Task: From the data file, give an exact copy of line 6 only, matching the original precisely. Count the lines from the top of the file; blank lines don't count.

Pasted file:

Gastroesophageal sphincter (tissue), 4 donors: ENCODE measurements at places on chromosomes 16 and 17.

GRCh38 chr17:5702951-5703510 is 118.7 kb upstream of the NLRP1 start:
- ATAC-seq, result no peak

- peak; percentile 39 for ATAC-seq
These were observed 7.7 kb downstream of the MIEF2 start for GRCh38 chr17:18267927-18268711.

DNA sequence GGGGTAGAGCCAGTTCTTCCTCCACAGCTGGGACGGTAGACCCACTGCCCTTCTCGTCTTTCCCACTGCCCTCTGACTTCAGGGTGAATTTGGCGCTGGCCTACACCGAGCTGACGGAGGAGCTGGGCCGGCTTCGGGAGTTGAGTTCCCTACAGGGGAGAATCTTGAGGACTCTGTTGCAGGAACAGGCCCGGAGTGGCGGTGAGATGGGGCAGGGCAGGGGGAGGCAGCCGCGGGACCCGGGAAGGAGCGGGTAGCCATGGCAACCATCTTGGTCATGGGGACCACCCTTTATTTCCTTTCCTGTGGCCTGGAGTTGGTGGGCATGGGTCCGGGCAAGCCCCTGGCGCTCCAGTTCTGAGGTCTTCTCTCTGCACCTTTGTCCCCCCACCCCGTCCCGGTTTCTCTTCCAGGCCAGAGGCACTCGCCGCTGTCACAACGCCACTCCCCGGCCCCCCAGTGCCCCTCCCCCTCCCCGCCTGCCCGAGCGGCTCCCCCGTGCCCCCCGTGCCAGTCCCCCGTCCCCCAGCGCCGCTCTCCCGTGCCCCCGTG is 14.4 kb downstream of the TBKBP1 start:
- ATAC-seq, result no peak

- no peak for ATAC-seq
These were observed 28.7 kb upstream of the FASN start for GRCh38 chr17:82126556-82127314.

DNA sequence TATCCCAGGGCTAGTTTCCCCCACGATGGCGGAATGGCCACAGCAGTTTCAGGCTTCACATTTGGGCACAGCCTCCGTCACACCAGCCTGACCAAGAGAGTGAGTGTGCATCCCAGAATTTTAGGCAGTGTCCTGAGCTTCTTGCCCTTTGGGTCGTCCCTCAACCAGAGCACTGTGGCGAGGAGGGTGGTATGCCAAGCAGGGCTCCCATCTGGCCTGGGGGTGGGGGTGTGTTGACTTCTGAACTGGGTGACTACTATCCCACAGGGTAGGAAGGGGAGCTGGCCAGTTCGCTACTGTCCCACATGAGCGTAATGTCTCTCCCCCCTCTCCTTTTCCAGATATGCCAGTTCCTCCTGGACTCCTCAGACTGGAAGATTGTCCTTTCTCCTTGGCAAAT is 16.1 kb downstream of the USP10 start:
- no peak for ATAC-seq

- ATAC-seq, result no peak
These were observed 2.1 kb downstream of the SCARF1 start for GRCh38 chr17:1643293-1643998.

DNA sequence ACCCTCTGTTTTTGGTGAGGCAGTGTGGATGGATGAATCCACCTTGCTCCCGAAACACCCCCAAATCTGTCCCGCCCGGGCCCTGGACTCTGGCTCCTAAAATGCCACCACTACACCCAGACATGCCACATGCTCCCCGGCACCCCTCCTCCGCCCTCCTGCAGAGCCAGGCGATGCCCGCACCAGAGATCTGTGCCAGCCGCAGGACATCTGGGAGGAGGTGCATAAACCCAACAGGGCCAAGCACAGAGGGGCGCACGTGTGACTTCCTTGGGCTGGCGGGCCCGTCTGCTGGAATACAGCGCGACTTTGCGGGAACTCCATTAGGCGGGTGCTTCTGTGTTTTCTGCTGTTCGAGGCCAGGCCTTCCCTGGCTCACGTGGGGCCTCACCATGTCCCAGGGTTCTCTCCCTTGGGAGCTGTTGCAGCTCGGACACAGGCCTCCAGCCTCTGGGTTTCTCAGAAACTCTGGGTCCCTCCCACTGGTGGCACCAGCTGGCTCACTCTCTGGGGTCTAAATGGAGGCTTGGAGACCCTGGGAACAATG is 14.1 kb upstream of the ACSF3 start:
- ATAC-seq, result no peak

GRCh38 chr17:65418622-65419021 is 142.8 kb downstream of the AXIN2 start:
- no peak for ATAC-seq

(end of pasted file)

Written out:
DNA sequence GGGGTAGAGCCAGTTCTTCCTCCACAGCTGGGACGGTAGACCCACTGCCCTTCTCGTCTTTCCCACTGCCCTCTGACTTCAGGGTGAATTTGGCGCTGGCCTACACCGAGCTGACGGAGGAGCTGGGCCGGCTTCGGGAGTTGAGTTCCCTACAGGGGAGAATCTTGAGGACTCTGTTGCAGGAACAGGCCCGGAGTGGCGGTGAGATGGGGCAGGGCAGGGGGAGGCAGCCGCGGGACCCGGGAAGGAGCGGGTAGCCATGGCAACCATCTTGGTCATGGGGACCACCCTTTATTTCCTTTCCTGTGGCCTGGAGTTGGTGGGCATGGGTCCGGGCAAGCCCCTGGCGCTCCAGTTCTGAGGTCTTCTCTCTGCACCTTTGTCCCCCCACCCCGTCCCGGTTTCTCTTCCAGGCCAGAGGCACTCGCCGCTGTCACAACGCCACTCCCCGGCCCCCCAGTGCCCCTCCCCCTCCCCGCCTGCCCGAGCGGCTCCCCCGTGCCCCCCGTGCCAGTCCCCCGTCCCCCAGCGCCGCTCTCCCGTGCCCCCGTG is 14.4 kb downstream of the TBKBP1 start: